This Weeks Market Commentary

This information is courtesy of our friends at Princeton Capital. As a reminder, I highly recommend you call upon a qualified loan professional before you even start to look at properties. By doing so, you can ensure your ability to act when you find the right one. If you have any questions about the financing process, you can contact my associate Tisha Shaffer with Princeton Capital.

This week brings us the release of three pieces of relevant economic news in addition to the minutes from the most recent FOMC meeting and a speaking engagement with Fed Chairman Bernanke and a congressional committee. Only one of the economic reports is considered to be highly important to the markets and mortgage rates, but the others do carry enough significance to influence mortgage rates if they show a wide variance from forecasts.

 

Monday and Tuesday have nothing of importance scheduled, so look for stock movement to heavily influence bond trading and mortgage rates. Stock gains will probably pressure bonds and cause mortgage rates to move higher. If the major stock indexes show losses during the first couple days, we may see bonds thrive and mortgage rates remain unchanged or move slightly lower.

 

The National Association of Realtors will give us their Existing Home Sales report at 10:00 AM ET Wednesday. This data tracks resales of existing homes in the U.S. during April, giving us a measurement of housing sector strength. This type of data is relevant because a weakening housing sector makes a broader economic recovery less likely. Current forecasts are calling for an increase in home sales between March and April. Ideally, the bond market would prefer to see a decline, indicating housing sector weakness. A large increase in sales could lead to bond weakness and a small increase in mortgage rates Wednesday morning since a strengthening housing sector raises optimism about broader economic growth.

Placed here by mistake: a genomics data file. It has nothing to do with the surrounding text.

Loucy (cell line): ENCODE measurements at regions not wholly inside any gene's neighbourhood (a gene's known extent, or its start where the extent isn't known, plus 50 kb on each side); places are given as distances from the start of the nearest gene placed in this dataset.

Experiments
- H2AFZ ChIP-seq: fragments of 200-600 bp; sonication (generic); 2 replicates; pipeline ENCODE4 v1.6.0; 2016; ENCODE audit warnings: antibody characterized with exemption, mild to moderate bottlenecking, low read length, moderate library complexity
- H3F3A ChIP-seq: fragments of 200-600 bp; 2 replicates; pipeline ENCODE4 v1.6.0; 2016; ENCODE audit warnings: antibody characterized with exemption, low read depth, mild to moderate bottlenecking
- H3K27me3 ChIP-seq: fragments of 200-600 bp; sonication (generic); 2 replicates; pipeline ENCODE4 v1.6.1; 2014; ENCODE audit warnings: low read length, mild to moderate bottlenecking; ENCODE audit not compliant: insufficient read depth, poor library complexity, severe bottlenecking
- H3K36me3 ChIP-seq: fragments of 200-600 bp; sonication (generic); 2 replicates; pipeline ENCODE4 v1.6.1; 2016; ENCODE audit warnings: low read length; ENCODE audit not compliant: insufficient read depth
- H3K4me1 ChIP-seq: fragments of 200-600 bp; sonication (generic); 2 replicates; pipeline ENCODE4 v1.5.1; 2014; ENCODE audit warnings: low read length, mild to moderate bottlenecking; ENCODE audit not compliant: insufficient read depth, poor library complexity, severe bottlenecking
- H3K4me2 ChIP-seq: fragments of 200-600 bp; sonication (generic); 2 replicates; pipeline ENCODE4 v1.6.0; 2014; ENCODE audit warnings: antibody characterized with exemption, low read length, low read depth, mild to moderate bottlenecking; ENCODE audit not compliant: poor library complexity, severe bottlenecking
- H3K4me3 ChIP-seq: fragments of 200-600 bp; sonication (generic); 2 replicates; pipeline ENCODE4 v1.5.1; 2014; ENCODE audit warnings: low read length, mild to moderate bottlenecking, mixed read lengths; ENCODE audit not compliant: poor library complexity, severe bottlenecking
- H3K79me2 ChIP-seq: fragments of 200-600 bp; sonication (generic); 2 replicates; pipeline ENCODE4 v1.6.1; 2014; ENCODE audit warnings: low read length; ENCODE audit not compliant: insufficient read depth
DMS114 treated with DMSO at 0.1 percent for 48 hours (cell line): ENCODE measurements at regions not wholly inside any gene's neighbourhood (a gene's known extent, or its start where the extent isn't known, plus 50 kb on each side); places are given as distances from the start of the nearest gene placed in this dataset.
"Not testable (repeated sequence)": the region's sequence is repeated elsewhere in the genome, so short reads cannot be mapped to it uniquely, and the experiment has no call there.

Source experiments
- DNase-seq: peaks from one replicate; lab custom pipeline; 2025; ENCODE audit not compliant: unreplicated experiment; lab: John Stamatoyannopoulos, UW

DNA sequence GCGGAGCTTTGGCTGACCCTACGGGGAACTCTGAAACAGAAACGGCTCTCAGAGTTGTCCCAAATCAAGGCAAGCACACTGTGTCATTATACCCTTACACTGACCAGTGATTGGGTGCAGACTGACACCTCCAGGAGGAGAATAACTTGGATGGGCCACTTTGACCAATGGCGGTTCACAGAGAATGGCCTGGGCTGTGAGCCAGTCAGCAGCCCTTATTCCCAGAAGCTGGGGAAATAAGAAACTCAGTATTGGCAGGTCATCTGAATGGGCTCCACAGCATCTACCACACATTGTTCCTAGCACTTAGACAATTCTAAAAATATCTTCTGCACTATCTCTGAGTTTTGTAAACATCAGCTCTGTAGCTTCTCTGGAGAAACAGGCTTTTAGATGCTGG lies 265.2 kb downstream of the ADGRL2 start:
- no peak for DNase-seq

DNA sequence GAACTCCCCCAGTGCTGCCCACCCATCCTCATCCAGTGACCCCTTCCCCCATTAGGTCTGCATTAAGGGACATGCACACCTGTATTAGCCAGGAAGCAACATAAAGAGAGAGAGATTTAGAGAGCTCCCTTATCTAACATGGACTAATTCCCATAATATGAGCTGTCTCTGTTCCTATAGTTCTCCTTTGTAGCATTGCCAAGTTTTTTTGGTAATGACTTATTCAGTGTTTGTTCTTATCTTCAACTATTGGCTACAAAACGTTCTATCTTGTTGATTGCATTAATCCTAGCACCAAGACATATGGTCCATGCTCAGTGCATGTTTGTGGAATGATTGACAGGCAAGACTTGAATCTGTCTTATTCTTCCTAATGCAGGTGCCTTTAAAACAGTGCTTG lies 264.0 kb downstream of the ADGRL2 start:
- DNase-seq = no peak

Also late Wednesday morning will be testimony from Fed Chairman Bernanke to the Joint Economic Committee of Congress. He will be updating them on the status of the economy and the Fed’s outlook for future growth and monetary policy. This will be watched closely and is one of those speaking engagements that can cause considerable movement in the financial markets and mortgage rates.

 

Furthermore, the minutes of the last FOMC meeting will be released Wednesday afternoon. Market participants will be looking for how Fed members voted during the last meeting and any comments about inflation concerns in the economy and economic growth. The goal is to form opinions about the Fed’s next move regarding interest rates and their current bond-buying program (QE3). Since the minutes will be released at 2:00 PM ET, if there is a market reaction to them it will be evident during afternoon trading Wednesday.

 

April’s New Home Sales report is the sister report of the Existing Home Sales and will be released late Thursday morning. It gives us a similar measurement of housing sector strength and future mortgage credit demand, but tracks a much smaller portion of housing sales than Wednesday’s report does. Actually, it is the least important release of the week and probably will not have much of an impact on mortgage pricing unless it shows a sizable variance from forecasts. It is expected to show gains in sales from March’s level, meaning the new home portion of the housing sector also strengthened last month.

 

Friday has the week’s most important economic report with April’s Durable Goods Orders being posted. This data gives us an indication of manufacturing sector strength by tracking orders at U.S. factories for big-ticket products. These are items made with an expected life span of three or more years. It is currently expected to show an increase in new orders of approximately 1.6%, indicating the manufacturing sector remained strengthened a little last month. That would be relatively bad news for the bond market and mortgage rates, but this data is known to be quite volatile. Therefore, a small variance from forecasts would likely have little impact on Friday’s mortgage rates.